Mergers And Acquisitions Financing: External Vs. Internal Options - Proactive small-business owners implementing a mergers and acquisitions strategy to grow enterprise value need to consider all financing options to fund their aspirations. Depending on your industry, internal and external financing options can differ vastly, yet several key considerations are common to all.

External Vs. Internal Nuances 

External and internal financing are delineated in one crucial aspect: If you bring a third party into your ownership structure to complete any transaction, you are employing an external financing mechanism; when you are financing without a new partner with seller financing, bank financing, etc., you are internally financing the transaction. One important distinction is internal financing may entail including a third-party bank loan to complete the transaction; however, you are not relying on another entity or individual’s balance sheet to secure the financing.

Internal Financing Options

If you do not desire another equity partner to pursue your M&A goals, there are two commonly utilized internal financing options: seller financing and bank financing. Each type has its benefits and drawbacks.

Seller financing is similar to a contract for deed where the seller provides the financing, holds the note and can expedite time to close the sale of the business. Rates, terms and conditions of seller financing can vary greatly; ensure you are constructing a loan agreement commensurate with the market. Buyers and sellers oftentimes seek to avoid seller financing. For sellers, they retain the repayment risk and do not receive full liquidity at close. For buyers, seller financing is commonly structured over much shorter time horizons resulting in higher monthly payments that can cause cash flow stress on the firm.

The other option is to utilize a small-business loan, commonly structured as a conventional loan or Small Business Administration loan. Borrowers who qualify for conventional bank financing typically receive a less costly and much more time-efficient application process than borrowers who do not. In some cases, lenders seek additional assurance that their loan will be repaid and use an SBA loan structure. The SBA guarantees that a significant portion of the loan will be paid back to the lender in the event the borrower defaults.

Regardless of the internal financing option employed by a small-business owner, one factor is consistent: The ownership structure of their firm does not change in conjunction with receiving financing to acquire another firm.

External Financing Options

External financing entails adding a “capital partner” as an equity participant partner in your business. New partners can offer the benefit of expertise and guidance, but may seek control in your business that may be less desirable. External financing for small businesses is commonly obtained from three sources: venture capital, private equity or “angel” investors.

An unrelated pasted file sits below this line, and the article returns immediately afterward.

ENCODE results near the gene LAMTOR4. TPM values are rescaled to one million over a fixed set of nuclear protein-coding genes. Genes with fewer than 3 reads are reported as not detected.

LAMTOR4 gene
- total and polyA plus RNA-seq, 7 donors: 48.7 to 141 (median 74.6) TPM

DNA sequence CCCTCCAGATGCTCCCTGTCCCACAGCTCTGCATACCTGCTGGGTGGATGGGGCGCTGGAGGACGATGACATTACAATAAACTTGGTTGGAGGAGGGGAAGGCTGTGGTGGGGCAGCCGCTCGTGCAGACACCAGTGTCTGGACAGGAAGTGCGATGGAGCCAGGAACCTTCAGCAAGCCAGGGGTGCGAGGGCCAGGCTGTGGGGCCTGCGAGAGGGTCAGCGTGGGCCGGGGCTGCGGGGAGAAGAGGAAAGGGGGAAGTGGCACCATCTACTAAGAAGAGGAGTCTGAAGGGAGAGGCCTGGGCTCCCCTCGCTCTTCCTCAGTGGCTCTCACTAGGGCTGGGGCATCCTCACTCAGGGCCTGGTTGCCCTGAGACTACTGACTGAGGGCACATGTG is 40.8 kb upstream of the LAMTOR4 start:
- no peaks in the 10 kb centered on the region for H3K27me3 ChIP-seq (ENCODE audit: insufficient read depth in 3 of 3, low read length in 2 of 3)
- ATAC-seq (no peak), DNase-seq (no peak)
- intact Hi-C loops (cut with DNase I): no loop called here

Newly formed small businesses may find it difficult to obtain VC or PE financing due to limited operating history and less attractive financials. As a result, angel investors may be the only external route. Angel investors are commonly individuals who have had a business relationship with the borrower or other personal relationship. Angel investor terms vary greatly depending on the relationship to the business owner and the size of the opportunity.

Venture capital firms manage a pool of privately held small businesses. VC firms are run by sophisticated investors who have experience in M&A and negotiating equity partnerships with small-business owners. VC investors can offer expertise, but will require differing levels of operational control over their investments.

Private equity firms commonly invest in businesses that are more established and may have already had a round or two of angel and/or VC funding. Similar to their VC peers, PE investors are extremely savvy investors — they will require equity participation and some control in your business.

Independence Vs. Guidance And Control

When considering which financing mechanism to utilize to grow your small business via mergers and acquisitions, there are several factors to consider. At the onset, small-business owners need to determine how important maintaining control is compared to receiving expertise. External and internal financing both come at a price, but always ensure your choice does not come at the price of losing too much control of the business you have built.

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